Almost three months ago, I quit drinking. You read that correctly. It has been 12 weeks since I had a glass of wine, a margarita, some prosecco, or even a beer.
There was no fanfare or a public proclamation when I quit. I didn’t even say anything about it to my husband. I just quit drinking. I did some thinking and decided, “No more. I’m done living like that.”
To be clear, I didn’t quit because I hit bottom. I mean, what bottom would I hit – losing a job because of drinking (unlikely), driving drunk (even more unlikely), or something worse? I’ve already done just about every other stupid, regretful thing you can do while drinking – blacking out while awake, hitting a colleague in the face, vomiting in a trash can on the way to work, making promises to myself or my husband that I never kept. I don’t need to bottom out to know how deeply I am capable of falling.
No, I quit drinking because the way I drink doesn’t represent the values I hold or the person I aspire to be. I don’t want to be the kind of person who blacks out while still awake, hits a colleague in the face, vomits in a trash can on the way to work, or can’t even trust herself to honor the commitments she makes. I quit drinking, because when I started on this road to mental health recovery, I made a decision to try and live a conscious and conscientious life, and I can’t do that if I can’t drink responsibly. And I can’t reliably drink responsibly.
For all the writing I do about being a better version of myself, all the writing I do about healing and evolving, drinking has been the one area of my life in which I wasn’t honoring that pledge to personal transformation. So, to continue moving forward, to grow as a human, I had to quit drinking. And that was it.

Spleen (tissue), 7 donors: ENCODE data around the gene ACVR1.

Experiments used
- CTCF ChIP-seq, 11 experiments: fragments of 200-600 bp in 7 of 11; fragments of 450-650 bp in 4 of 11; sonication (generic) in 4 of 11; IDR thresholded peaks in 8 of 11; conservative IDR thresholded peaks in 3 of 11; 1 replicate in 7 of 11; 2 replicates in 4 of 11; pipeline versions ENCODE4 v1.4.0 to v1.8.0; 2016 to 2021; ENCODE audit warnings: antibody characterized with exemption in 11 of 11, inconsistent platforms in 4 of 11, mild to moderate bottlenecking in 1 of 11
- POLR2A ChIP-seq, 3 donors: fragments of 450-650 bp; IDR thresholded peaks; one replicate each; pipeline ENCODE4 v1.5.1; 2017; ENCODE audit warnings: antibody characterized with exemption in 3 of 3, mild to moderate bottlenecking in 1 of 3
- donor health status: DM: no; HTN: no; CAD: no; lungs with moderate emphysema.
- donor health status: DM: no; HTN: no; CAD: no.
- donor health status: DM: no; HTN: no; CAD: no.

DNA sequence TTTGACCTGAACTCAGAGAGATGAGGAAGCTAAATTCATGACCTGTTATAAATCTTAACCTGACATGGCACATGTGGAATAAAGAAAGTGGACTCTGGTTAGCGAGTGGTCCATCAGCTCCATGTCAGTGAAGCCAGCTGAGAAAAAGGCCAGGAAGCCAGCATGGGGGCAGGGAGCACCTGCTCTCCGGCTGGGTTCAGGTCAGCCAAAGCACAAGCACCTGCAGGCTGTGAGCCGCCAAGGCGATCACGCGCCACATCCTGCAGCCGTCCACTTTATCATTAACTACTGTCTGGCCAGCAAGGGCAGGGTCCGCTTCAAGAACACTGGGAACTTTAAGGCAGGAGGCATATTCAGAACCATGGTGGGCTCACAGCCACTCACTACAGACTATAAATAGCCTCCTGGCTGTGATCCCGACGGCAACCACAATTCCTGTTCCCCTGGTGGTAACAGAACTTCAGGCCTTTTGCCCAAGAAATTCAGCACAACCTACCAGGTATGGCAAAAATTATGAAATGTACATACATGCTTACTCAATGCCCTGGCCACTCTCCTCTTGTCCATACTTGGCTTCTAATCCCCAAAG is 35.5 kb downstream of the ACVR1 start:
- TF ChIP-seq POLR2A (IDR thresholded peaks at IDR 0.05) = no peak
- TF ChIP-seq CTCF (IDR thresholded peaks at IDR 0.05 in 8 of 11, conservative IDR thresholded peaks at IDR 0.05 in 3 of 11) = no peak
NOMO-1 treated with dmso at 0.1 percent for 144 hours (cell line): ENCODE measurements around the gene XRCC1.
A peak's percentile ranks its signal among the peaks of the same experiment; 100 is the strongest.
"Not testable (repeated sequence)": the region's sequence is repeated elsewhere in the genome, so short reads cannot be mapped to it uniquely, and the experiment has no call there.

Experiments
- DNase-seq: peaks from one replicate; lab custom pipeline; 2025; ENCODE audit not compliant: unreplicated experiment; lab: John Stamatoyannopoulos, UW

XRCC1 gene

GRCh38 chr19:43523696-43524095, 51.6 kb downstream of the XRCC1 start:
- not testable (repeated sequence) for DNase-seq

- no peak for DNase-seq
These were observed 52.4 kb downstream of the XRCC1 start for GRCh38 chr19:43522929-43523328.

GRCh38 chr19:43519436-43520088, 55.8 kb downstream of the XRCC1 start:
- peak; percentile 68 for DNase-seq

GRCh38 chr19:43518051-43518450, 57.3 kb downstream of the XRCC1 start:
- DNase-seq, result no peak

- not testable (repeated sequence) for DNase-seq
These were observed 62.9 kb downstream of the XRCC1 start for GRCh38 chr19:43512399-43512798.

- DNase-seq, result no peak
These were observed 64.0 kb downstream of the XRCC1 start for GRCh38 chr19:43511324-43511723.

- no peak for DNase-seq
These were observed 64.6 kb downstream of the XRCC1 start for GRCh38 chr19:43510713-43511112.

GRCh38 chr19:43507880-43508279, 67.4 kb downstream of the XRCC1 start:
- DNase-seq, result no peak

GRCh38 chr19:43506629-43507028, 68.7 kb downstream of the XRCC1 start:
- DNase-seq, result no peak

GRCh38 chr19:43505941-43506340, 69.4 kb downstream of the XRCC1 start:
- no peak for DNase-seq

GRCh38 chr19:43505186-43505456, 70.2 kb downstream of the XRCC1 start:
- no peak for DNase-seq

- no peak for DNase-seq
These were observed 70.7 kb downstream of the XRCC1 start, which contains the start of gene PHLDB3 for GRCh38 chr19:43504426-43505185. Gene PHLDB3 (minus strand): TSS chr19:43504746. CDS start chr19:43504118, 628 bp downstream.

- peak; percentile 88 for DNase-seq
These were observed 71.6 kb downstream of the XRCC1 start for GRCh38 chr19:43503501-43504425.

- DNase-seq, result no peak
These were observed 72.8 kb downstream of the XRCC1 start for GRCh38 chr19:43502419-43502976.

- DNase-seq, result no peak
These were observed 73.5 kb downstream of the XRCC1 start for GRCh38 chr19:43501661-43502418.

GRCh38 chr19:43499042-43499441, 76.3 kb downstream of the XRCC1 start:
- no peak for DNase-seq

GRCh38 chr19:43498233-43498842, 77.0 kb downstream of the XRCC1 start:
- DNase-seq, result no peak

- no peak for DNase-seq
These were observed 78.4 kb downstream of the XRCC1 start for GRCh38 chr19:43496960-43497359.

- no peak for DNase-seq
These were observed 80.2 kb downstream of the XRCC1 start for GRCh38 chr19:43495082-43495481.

Truthfully, I have had a few stressful days/events in the last 12 weeks where I thought, “Boy, would I love a glass of wine right now to take the edge off.” But I know that a glass would turn into the whole bottle and what problems would be solved? My life would be worse off, not better if I had that “one drink.” So I didn’t. I don’t.
This is not to say that my life is now pure bliss, that quitting drinking solved all my problems. I haven’t found a new job. I haven’t lost 10 pounds. I am not any faster when running, and I’ve hardly written anything in months. All that is still on my plate to deal with.
What is better, however, is that I don’t have the added weight of feeling guilt or self-loathing or the undercurrent of conflict in my marriage that my drinking produces. Those three things alone are worth giving up alcohol. Apparently, I just needed a clearer head to see that.
I had a really bad habit and now I don’t. But, like everything else worth doing – exercise, eating well, meditating, writing daily – not drinking will take some effort to maintain. So, here I go. Days into weeks into months (and I hope beyond) of sobriety.